Authors: William Koros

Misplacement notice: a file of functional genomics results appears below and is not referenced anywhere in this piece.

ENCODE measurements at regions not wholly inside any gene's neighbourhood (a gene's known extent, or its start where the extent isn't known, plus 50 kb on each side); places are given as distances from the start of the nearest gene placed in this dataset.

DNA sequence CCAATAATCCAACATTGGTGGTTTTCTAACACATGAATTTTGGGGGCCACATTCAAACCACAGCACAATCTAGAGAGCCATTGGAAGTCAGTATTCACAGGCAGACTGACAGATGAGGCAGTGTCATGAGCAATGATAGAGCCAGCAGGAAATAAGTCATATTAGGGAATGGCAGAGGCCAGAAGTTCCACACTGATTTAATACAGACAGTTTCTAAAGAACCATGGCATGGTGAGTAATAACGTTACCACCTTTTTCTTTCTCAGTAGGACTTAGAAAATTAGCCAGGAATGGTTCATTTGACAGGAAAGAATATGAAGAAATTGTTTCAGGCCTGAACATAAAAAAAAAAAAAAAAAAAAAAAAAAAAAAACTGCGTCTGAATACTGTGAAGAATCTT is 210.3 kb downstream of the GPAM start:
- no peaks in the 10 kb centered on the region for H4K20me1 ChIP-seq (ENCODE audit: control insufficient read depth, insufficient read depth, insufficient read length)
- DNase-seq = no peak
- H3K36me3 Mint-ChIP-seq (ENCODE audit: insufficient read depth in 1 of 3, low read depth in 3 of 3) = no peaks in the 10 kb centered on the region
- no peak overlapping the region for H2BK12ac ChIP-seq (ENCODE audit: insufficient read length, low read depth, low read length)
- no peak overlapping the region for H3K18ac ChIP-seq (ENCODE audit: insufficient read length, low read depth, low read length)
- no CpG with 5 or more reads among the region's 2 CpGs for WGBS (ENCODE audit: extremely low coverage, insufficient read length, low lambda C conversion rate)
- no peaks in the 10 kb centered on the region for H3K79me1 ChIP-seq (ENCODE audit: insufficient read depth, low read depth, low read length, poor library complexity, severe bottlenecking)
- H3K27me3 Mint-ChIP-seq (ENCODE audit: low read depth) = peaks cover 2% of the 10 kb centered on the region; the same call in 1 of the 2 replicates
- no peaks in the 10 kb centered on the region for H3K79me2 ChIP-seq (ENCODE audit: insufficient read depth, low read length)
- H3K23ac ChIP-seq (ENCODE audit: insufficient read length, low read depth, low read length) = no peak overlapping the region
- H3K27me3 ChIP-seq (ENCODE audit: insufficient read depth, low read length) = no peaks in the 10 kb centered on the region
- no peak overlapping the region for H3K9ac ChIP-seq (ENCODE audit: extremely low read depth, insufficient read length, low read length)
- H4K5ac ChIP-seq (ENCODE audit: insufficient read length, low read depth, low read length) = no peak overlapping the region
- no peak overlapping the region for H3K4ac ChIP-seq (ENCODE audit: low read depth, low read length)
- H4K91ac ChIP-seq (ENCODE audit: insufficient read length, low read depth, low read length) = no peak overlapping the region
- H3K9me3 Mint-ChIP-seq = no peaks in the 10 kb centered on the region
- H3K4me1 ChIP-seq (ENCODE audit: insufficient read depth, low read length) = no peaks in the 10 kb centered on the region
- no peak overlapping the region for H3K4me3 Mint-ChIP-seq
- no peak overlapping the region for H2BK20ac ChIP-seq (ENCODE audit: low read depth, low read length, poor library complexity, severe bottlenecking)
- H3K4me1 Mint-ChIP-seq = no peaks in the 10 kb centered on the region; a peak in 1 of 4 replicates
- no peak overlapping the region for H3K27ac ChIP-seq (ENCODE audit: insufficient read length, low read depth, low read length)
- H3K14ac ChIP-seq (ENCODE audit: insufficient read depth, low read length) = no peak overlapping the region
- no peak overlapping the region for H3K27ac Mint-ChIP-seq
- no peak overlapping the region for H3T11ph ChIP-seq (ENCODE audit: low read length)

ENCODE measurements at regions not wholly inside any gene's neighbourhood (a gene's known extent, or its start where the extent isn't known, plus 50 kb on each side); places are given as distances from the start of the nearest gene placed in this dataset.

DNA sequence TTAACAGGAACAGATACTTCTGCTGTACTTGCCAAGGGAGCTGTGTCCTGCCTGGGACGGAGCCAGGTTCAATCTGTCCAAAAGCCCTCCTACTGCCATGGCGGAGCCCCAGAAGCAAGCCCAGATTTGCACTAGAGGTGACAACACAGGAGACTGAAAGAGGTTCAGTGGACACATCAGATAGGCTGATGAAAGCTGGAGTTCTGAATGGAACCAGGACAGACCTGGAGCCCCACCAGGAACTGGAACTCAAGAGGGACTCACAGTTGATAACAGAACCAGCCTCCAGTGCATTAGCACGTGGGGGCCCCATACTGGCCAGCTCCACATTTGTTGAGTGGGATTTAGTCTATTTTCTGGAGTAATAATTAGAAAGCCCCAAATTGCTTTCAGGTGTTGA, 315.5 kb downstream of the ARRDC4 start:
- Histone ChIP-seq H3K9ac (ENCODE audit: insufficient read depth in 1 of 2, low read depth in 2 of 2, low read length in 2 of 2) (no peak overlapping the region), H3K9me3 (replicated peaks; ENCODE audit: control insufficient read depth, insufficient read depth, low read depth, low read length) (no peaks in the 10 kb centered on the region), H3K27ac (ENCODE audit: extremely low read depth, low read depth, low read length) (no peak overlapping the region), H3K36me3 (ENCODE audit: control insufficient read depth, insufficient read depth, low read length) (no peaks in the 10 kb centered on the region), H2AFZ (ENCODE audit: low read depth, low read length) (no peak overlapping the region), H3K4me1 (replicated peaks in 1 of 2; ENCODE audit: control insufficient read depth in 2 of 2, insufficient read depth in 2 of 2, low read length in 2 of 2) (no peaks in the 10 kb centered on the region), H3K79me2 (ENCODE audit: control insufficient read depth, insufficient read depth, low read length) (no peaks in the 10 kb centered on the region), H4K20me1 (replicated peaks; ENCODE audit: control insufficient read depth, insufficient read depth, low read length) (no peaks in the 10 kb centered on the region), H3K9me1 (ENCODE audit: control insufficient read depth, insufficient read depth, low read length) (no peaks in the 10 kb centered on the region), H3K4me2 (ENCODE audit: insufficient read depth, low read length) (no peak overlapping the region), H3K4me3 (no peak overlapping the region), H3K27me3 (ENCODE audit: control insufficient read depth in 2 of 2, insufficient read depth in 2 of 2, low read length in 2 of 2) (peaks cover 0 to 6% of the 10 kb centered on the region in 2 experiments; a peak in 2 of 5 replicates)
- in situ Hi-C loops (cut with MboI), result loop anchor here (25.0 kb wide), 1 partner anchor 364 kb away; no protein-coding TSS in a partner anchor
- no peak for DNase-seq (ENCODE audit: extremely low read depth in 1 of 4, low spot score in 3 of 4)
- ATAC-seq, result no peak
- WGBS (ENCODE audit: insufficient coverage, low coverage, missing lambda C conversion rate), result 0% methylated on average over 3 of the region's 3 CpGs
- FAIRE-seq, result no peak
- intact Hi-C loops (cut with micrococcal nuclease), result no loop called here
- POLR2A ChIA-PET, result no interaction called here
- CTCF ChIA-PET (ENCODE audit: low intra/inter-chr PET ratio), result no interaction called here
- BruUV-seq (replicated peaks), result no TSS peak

This paper seeks to establish the influence of the Professional training of the Clergy on fostering cohesion in a multi-ethnic setting like Nakuru County in Kenya. Professional training of the clergy is not an end in itself but is the means to an end. They preach the whole counsel of God that will eventually produce mature believers who will perpetuate the kingdom values wherever they will be. Yet Kenya, with a population that is majority Christian at 83%, has had a trend of electoral violence since the introduction of multiparty politics in the 1990s with the most recent and severe case being the post-election violence (PEV) of 2007/2008. While Christians are generally credited for being a strong source of identity and value formation, it has not been the case for churches have been involved and affected often with ethnic groups pitted against each other. The study was guided by Burton’s Human Needs Theory (HNT) and Lawrence’s self- in-God (SIG) model. The study was conducted in Nakuru, a cosmopolitan County, employed descriptive research design and involved the Africa Inland Church (AIC), Anglican Church of Kenya (ACK), Presbyterian Church of East Africa (PCEA) and Africa Gospel Church (AGC) Congregations. A sample of 120 members of the clergy selected using purposive, stratified, proportionate and simple random sampling techniques participated in the study. The clergy’s questionnaires (CQ) were used to collect data. The content and face validity of the instruments were examined by experts and their suggestions used to improve the tools before they were used to gather data. The collected data was analyzed with the aid of the Statistical Package for Social Sciences (SPSS) version 20. Data was described and summarized using frequency tables and percentages. The Spearman’s correlations was used to establish the relationship between the clergy’s training and fostering cohesion among communities. The findings of the study established that professional training and qualification of the clergy does not influence fostering cohesion among ethnic communities. Key words: Professional training, clergy, Christians’ spirituality, ethnic conflict, cohesion, and peace.